We learn to take what we need from its atmosphere; we run to it when feeling emotionally or physically threatened; we show gratitude to this starting point that enables us to grow. What is this place? Home. We all have different versions of it. But what happens if you can’t run home? What happens when one corner that represents safety in your home is taken away? Chances are, your voice gets stretched thin, making you silent.
Or maybe that was just me.
As I emerge from that corner, found in my mid-twenties, I pick up where my thirteen-year-old self left off-questioning her image, and why Hurt and Violation were trying to break into the bathroom. The turning of the doorknob was persistent and more unsettling to hear than anything else. I watched the gold and white around the button rattle. The wood on the door and its frame rubbed together, adding another level of uneasiness. I remember watching the young naked girl in the mirror back herself into a nook between the cabinet and towel rack. Did I grab the towel to wrap around myself or did I use my own body for self protection? Were my arms around my chest? Did I sit? I may have done all of that before getting to my shower. After telling my brother-in-law to stop touching and crossing the line with me on several occasions, I found him trying to invade my space, once again. Because we had company in the house, I was using my mother’s bathroom for privacy and locked the door beforehand. This time I didn’t tell him “No,” I showed him what “No” meant. This was the first time I fought back. Feeling the warmth of shock run through my blood, I didn’t see it as an act of bravery in the moment but looking back on it, using judgment to lock myself in was the best thing I could’ve done for myself.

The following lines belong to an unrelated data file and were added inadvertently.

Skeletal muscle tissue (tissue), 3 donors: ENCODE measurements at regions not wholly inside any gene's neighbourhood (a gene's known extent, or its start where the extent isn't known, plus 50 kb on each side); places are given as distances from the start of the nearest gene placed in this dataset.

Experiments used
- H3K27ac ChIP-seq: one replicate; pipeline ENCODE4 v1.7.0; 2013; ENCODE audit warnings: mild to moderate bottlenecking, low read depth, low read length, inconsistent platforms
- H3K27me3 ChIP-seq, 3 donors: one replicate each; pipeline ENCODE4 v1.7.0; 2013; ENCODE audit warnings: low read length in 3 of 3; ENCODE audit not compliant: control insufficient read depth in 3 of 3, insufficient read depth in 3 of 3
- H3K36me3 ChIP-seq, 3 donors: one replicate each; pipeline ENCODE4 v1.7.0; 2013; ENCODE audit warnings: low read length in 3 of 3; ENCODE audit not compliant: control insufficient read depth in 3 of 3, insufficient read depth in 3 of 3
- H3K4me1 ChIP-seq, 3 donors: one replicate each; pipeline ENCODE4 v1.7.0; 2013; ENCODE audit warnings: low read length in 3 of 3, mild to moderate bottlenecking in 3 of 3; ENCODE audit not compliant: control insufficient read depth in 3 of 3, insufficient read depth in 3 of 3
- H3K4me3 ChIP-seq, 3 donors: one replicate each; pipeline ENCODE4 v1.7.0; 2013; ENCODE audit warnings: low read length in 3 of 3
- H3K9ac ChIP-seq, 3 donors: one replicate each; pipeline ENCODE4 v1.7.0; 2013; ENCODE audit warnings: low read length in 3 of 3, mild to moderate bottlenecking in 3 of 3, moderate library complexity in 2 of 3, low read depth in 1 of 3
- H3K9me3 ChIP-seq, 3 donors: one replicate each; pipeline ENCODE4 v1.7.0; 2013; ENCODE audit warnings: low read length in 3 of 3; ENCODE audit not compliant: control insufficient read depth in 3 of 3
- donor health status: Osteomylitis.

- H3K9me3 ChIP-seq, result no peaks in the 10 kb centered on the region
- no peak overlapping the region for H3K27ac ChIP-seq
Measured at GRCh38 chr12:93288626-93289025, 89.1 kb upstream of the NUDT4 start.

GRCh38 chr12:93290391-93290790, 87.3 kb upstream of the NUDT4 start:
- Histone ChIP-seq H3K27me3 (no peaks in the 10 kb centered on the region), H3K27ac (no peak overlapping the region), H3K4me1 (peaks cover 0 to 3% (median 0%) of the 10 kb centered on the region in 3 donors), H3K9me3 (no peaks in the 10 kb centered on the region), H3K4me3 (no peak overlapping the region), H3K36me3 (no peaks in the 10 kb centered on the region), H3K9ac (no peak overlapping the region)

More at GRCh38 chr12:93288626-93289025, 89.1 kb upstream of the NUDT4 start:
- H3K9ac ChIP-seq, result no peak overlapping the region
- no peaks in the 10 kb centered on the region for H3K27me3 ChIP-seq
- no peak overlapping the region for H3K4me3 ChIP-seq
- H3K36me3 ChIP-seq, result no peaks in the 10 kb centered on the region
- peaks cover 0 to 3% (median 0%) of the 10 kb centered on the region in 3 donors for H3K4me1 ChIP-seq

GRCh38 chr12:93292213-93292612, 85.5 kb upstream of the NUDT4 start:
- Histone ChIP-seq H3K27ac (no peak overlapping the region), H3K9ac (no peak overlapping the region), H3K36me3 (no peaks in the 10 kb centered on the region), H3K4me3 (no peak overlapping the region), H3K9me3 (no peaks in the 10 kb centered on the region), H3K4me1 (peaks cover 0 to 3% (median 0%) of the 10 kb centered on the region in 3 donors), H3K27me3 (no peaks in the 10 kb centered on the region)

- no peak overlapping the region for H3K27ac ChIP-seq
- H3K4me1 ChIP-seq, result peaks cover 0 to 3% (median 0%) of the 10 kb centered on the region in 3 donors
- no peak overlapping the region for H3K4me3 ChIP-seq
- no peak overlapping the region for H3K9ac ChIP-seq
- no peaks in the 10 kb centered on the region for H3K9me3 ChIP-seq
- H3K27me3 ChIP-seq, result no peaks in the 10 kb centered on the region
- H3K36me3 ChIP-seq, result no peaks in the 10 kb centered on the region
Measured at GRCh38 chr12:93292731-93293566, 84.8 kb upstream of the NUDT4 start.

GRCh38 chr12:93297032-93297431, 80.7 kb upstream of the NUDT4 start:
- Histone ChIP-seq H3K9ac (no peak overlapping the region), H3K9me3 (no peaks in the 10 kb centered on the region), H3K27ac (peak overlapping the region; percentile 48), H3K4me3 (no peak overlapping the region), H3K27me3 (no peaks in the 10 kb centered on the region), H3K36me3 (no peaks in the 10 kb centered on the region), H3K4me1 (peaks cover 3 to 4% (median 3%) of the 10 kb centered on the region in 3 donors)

For years, I tricked myself into thinking that the bathroom scene was the most difficult layer of the truth but it’s what I haven’t written and have been nervous to see in writing that’s been the most tangible and frightening: the beginning. When my sister moved away she told me to confide in my new brother-in-law if she wasn’t around-and she was always working. My dad moved out one year prior, my mother worked, and I was stuck at home with only one person to depend on most of the time: the stranger who my sister met online and married. He was eleven years older and he, somehow, ended up teaching me a bit of sex education because of a question one of my girlfriends had. We communicated through Instant Messenger. This was where he crossed the line for the first time: sending me winks and using me as an example in sexual situations. I didn’t realize that he was no longer teaching me for the better, or being a sibling, until it was too late. I saw myself as the other woman since I didn’t stop him right away. But I did tell him to stop. And he did, but in days to come, something would always bring him back to sex or winking or trying to teach me things that no twelve year old needs to know. Back in the late nineties, early millennium the words “online predator” and “molestation” hadn’t been used the way they are today so I had no words to link to the experience expect that I was “the other woman” and “guilty.”